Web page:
Continued from last post . . . So we are left with a world where the only claim to objectivity is at best a lie, and at worst an excuse to turn away from genuine injustice. There are two sides to every story, so I must take the perspective of the dictator who runs government torture chambers and death camps with the same fidelity to objectivity in presenting their voice as the military resistance leader.
I choose this example because it’s stark and without nuance. It illustrates the problems that arise when humans attempt to achieve total objectivity: moral judgment becomes impossible because someone can develop a justification for any action. I’ve met a lot of philosophers during my time in the university system who believed in moral facts, but those moral facts are all so general that they’re almost meaningless.
Yes, it’s clear that murder is wrong. Its wrongness is part of the definition of murder, a morally unacceptable killing. Knowing that doesn’t settle anything about what acts of killing are murder.
A husband kills his wife in a domestic dispute? Yes. A sloppy driver kills a teenage cyclist at night? Maybe, but she can still sue the victim’s family for her emotional distress. Capital punishment? I and a lot of countries say yes, but a lot more say no. Soldiers in war? Depends on whose side you’re on. Civilians in war? See previous response. Assassinating subversives? I never want to work for a state security service. Euthanasia? Under debate. Abortion? Legal, but many are willing to kill to stop it.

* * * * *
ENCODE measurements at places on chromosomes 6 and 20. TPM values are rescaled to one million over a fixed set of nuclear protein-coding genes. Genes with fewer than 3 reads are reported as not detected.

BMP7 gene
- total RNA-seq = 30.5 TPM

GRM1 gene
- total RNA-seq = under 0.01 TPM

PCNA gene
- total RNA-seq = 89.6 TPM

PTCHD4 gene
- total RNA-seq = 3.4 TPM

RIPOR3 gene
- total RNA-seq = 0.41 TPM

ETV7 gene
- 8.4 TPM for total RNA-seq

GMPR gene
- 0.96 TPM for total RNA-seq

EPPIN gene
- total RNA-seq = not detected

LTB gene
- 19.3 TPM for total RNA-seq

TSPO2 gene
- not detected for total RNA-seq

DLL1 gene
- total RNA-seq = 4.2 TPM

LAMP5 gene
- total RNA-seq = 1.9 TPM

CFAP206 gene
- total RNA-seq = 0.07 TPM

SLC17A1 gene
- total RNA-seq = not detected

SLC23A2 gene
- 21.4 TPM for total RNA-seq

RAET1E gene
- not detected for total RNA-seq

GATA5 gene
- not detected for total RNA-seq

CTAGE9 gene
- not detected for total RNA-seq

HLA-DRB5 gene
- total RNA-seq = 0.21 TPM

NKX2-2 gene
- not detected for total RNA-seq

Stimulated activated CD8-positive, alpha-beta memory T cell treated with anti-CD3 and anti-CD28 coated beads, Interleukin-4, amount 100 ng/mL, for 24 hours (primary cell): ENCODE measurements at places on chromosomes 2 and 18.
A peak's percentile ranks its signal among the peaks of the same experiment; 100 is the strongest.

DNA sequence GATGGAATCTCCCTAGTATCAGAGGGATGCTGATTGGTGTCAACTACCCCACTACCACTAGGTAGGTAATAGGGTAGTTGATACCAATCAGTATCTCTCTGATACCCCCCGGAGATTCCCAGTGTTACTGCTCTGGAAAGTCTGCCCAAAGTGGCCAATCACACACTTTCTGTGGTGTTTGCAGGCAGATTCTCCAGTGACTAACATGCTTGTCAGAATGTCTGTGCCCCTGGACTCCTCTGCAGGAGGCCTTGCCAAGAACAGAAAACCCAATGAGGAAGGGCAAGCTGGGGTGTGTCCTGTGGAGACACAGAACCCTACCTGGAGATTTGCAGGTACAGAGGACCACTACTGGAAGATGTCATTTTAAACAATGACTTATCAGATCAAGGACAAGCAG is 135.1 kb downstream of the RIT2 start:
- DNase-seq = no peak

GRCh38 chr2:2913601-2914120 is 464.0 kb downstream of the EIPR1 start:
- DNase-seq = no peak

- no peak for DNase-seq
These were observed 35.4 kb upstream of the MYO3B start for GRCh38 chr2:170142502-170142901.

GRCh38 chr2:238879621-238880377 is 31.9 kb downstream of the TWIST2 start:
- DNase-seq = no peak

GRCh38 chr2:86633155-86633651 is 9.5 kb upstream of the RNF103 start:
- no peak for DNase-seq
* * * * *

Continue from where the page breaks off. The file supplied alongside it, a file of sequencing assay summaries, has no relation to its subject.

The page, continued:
Murder is wrong. Yes, an objective fact that produces such clear answers.
One of the most dogmatic professors I ever had believed that philosophy had established a certain and objective moral fact, that slavery was wrong. Slavery is a horrifying institution, but I don’t think the philosophical and political debates of the Wilberforce era discovered any objective moral facts whose ground lies beyond human thought.
What we really discovered is that you can’t be a democrat and hold slaves at the same time. You at least have to give them a pretence of individual freedom, and they’ll still hold you up for your hypocrisies.
Given how impossible objectivity is, should we even try to be objective? As far as I see it, while pure objectivity itself is only possible for God, humans can still take it as a guidepost. We’ll never be able to achieve it, but the ideal functions as a horizon, always infinitely distant, but providing us our proper orientation.
Even if journalistic institutions usually don’t have a partisan agenda, they each have their own orientations. We’re able to tell which orientations are better or worse, not in terms of whether they achieve objectivity, but whether they’re fair, adequate, revealing, and strive for comprehensiveness.
These four qualities constitute the human virtues of objectivity. As for what precisely those might be, I’ll walk through that tomorrow. To be continued . . .